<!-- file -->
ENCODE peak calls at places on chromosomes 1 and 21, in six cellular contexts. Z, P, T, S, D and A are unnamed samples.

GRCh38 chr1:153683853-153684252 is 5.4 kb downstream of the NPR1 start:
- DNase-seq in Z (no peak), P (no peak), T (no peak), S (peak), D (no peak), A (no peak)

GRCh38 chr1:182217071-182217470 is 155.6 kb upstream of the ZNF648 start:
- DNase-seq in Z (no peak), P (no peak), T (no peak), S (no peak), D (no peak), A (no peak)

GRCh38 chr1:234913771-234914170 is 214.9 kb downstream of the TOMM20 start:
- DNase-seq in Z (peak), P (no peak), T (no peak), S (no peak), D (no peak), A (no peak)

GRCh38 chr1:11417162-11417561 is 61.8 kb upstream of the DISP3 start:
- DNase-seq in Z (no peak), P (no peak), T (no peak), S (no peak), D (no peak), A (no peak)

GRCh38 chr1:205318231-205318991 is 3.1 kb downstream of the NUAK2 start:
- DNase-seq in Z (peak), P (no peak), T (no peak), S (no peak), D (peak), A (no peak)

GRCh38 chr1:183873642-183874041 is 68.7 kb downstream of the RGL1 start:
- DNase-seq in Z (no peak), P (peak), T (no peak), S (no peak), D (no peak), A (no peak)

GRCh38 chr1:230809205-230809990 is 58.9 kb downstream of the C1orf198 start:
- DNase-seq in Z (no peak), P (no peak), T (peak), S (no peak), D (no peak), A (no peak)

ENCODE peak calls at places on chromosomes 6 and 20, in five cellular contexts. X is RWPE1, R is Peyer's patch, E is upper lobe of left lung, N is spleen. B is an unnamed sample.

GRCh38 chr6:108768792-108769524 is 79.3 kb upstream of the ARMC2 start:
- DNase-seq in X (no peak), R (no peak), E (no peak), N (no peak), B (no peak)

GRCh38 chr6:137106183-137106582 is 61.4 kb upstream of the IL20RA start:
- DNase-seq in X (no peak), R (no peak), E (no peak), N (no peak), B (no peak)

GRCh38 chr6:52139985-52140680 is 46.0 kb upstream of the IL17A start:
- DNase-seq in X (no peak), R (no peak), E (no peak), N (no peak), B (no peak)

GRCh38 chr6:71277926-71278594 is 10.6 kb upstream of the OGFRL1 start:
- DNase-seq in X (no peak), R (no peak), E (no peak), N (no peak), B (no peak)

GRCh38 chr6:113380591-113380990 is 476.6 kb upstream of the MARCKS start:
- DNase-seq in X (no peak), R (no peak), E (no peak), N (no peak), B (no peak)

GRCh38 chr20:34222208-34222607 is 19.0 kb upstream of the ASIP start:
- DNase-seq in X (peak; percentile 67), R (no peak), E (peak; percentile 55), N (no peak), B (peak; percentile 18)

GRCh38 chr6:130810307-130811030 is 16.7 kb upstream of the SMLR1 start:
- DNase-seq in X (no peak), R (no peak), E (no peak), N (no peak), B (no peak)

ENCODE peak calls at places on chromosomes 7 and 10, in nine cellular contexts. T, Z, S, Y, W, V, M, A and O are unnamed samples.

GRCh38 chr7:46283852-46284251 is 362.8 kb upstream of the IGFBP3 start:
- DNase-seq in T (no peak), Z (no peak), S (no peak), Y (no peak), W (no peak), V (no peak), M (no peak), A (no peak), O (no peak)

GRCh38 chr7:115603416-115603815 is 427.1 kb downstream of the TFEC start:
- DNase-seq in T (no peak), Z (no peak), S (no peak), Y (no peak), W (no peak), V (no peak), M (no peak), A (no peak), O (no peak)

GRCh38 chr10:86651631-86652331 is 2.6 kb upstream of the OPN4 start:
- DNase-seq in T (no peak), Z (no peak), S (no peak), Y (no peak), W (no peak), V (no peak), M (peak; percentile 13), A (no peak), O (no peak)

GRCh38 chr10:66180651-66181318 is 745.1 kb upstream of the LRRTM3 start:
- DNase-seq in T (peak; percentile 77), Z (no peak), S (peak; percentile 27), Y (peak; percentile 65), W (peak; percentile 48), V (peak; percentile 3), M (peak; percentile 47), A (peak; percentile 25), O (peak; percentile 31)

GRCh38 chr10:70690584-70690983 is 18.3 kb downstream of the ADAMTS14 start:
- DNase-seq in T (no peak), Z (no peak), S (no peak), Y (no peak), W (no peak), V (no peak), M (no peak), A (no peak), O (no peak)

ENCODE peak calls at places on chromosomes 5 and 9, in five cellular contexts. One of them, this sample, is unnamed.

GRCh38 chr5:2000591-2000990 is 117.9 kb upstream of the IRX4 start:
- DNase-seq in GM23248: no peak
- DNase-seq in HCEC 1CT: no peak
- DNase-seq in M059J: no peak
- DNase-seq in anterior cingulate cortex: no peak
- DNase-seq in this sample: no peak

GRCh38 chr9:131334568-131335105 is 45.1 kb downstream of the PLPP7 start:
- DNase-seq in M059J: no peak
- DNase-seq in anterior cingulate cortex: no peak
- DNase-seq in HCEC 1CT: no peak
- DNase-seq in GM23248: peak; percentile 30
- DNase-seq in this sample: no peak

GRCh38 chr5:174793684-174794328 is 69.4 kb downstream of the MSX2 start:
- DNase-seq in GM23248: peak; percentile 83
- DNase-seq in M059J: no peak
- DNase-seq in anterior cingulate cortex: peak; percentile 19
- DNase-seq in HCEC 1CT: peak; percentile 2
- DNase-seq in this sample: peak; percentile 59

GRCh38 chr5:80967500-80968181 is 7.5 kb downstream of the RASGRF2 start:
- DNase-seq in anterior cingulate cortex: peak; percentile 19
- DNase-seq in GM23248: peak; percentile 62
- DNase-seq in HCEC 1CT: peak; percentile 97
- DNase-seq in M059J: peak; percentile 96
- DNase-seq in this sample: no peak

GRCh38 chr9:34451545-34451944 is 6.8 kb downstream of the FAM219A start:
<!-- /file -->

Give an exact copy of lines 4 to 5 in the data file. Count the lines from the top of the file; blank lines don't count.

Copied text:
GRCh38 chr1:182217071-182217470 is 155.6 kb upstream of the ZNF648 start:
- DNase-seq in Z (no peak), P (no peak), T (no peak), S (no peak), D (no peak), A (no peak)